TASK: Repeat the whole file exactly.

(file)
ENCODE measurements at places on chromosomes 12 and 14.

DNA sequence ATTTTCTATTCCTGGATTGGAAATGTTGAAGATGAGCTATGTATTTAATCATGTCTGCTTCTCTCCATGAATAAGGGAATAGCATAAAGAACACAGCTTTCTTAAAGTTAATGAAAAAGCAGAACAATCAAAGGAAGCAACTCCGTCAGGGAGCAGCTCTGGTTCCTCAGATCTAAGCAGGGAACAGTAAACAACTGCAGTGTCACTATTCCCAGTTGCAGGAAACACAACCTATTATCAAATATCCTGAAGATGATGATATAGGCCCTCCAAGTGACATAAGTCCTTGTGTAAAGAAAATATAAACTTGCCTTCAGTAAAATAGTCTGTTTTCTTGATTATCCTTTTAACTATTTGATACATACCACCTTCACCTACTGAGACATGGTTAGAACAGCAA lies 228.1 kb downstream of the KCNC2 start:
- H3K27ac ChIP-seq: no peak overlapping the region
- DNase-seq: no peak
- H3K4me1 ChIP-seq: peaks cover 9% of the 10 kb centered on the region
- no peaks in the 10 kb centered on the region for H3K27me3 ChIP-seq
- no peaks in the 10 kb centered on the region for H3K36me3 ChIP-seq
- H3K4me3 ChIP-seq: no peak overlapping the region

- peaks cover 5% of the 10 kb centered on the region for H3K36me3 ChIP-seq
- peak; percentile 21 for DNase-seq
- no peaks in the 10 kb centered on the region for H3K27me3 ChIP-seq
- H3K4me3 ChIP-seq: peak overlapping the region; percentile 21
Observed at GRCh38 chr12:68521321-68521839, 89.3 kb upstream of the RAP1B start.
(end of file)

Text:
ENCODE measurements at places on chromosomes 12 and 14.

DNA sequence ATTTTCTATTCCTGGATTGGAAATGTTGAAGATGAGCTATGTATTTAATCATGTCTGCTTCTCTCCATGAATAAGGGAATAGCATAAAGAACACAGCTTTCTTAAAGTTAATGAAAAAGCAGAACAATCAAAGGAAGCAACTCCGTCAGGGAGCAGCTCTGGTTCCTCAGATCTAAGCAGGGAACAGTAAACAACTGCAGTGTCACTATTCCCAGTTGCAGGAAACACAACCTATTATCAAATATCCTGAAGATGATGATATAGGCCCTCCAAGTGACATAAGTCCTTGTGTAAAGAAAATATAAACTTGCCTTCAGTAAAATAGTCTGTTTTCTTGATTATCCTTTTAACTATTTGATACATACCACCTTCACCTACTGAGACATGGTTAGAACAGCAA lies 228.1 kb downstream of the KCNC2 start:
- H3K27ac ChIP-seq: no peak overlapping the region
- DNase-seq: no peak
- H3K4me1 ChIP-seq: peaks cover 9% of the 10 kb centered on the region
- no peaks in the 10 kb centered on the region for H3K27me3 ChIP-seq
- no peaks in the 10 kb centered on the region for H3K36me3 ChIP-seq
- H3K4me3 ChIP-seq: no peak overlapping the region

- peaks cover 5% of the 10 kb centered on the region for H3K36me3 ChIP-seq
- peak; percentile 21 for DNase-seq
- no peaks in the 10 kb centered on the region for H3K27me3 ChIP-seq
- H3K4me3 ChIP-seq: peak overlapping the region; percentile 21
Observed at GRCh38 chr12:68521321-68521839, 89.3 kb upstream of the RAP1B start.